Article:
Born December 6 1920 in California, jazz legend Dave Brubeck was equally distinguished as composer and pianist. Studies at the College of the Pacific and with Darius Milhaud at Mills College led to the founding, with fellow students, of the experimental Jazz Workshop Ensemble which recorded in 1949 as the Dave Brubeck Octet. Later, in 1958, the combination of Brubeck with drummer Joe Morello, double bassist Eugene Wright, and alto saxophonist Paul Desmond quickly achieved an overwhelming popular success as the Dave Brubeck Quartet. The Quartet's experimentation with time signatures unusual to jazz produced works like Blue Rondo a la Turk and Take Five, introducing millions of enthusiastic young listeners to unexplored regions of jazz. The group recorded and performed together continuously through 1967.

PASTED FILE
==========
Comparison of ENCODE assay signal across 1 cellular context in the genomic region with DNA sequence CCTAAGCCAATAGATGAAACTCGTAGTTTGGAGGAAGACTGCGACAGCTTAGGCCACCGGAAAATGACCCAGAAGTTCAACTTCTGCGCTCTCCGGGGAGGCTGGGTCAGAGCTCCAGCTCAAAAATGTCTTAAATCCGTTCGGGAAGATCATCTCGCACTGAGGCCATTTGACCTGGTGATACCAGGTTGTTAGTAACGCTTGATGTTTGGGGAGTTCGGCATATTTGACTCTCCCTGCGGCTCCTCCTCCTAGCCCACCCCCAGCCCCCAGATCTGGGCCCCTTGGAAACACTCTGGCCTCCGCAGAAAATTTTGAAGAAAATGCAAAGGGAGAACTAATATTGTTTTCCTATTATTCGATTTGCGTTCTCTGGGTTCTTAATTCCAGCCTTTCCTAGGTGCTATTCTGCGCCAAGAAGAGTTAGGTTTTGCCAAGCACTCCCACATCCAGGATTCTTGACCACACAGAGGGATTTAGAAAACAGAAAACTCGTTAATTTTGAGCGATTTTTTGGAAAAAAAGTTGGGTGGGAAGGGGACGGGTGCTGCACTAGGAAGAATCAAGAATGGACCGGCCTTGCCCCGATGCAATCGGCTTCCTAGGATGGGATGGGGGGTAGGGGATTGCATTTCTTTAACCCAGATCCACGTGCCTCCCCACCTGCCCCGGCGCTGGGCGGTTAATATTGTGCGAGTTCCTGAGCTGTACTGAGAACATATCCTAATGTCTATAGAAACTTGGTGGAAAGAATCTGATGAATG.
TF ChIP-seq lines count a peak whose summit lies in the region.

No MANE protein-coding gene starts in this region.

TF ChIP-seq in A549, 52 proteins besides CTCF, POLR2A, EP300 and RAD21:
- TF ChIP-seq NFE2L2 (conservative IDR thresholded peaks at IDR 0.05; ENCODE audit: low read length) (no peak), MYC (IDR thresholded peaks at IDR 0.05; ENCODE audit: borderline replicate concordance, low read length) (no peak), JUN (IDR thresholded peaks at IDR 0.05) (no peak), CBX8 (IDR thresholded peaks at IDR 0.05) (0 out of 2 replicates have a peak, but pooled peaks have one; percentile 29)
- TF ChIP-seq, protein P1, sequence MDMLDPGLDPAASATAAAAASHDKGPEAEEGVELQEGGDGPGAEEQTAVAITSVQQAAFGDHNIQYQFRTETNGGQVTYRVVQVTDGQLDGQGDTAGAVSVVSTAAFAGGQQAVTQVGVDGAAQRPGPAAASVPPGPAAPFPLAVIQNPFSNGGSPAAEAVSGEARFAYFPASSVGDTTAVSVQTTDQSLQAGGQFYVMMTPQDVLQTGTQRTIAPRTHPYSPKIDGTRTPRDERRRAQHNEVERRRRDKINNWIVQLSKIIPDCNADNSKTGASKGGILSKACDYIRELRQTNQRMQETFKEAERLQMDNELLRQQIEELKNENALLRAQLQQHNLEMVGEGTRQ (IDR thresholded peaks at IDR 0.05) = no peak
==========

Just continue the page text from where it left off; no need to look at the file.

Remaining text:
Brubeck composed and, in some cases, recorded several large-scale works including two ballets, a musical, an oratorio, four cantatas, a mass, works for jazz combo and orchestra, and many solo piano pieces. In recent decades, he organized several new quartets and continued to appear at the Newport, Monterey, Concord, and Kool Jazz Festivals. Brubeck performed at the White House in 1964 and 1981 and at the 1988 Moscow summit honoring the Gorbachevs. His awards included several honorary degrees, the BMI Jazz Pioneer Award, the 1988 American Eagle Award presented by the National Music Council, and a lifetime achievement award from the Grammys. In 2009 he was a Kennedy Center Honors recipient.